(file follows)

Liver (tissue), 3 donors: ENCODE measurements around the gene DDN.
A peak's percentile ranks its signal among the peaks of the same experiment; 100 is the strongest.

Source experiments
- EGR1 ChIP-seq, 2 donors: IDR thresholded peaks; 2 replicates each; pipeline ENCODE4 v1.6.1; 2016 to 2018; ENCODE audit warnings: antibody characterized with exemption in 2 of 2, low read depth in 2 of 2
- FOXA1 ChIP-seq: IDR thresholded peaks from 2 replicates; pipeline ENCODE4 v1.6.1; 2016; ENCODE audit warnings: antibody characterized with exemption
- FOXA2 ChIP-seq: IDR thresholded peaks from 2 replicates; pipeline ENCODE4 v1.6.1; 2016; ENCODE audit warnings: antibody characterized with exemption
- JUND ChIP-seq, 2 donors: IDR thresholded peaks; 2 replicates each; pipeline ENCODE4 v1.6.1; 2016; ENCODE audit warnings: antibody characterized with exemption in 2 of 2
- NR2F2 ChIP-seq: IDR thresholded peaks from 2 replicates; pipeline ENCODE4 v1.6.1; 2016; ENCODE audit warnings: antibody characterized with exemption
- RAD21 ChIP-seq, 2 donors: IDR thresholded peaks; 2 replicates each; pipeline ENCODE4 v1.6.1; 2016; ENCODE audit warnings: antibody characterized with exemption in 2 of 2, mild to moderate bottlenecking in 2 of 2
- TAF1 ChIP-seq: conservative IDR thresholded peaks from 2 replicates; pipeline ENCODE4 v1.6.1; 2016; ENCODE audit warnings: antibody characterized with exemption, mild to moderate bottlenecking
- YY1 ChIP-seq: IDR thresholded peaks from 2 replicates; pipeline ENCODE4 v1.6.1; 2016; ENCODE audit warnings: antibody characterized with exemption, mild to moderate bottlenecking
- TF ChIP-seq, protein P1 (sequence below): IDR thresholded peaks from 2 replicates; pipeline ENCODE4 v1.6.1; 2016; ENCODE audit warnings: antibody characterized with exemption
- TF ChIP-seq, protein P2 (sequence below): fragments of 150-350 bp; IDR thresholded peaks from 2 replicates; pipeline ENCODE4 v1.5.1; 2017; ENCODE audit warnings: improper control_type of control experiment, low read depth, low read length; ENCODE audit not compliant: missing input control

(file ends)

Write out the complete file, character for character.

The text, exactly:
Liver (tissue), 3 donors: ENCODE measurements around the gene DDN.
A peak's percentile ranks its signal among the peaks of the same experiment; 100 is the strongest.

Source experiments
- EGR1 ChIP-seq, 2 donors: IDR thresholded peaks; 2 replicates each; pipeline ENCODE4 v1.6.1; 2016 to 2018; ENCODE audit warnings: antibody characterized with exemption in 2 of 2, low read depth in 2 of 2
- FOXA1 ChIP-seq: IDR thresholded peaks from 2 replicates; pipeline ENCODE4 v1.6.1; 2016; ENCODE audit warnings: antibody characterized with exemption
- FOXA2 ChIP-seq: IDR thresholded peaks from 2 replicates; pipeline ENCODE4 v1.6.1; 2016; ENCODE audit warnings: antibody characterized with exemption
- JUND ChIP-seq, 2 donors: IDR thresholded peaks; 2 replicates each; pipeline ENCODE4 v1.6.1; 2016; ENCODE audit warnings: antibody characterized with exemption in 2 of 2
- NR2F2 ChIP-seq: IDR thresholded peaks from 2 replicates; pipeline ENCODE4 v1.6.1; 2016; ENCODE audit warnings: antibody characterized with exemption
- RAD21 ChIP-seq, 2 donors: IDR thresholded peaks; 2 replicates each; pipeline ENCODE4 v1.6.1; 2016; ENCODE audit warnings: antibody characterized with exemption in 2 of 2, mild to moderate bottlenecking in 2 of 2
- TAF1 ChIP-seq: conservative IDR thresholded peaks from 2 replicates; pipeline ENCODE4 v1.6.1; 2016; ENCODE audit warnings: antibody characterized with exemption, mild to moderate bottlenecking
- YY1 ChIP-seq: IDR thresholded peaks from 2 replicates; pipeline ENCODE4 v1.6.1; 2016; ENCODE audit warnings: antibody characterized with exemption, mild to moderate bottlenecking
- TF ChIP-seq, protein P1 (sequence below): IDR thresholded peaks from 2 replicates; pipeline ENCODE4 v1.6.1; 2016; ENCODE audit warnings: antibody characterized with exemption
- TF ChIP-seq, protein P2 (sequence below): fragments of 150-350 bp; IDR thresholded peaks from 2 replicates; pipeline ENCODE4 v1.5.1; 2017; ENCODE audit warnings: improper control_type of control experiment, low read depth, low read length; ENCODE audit not compliant: missing input control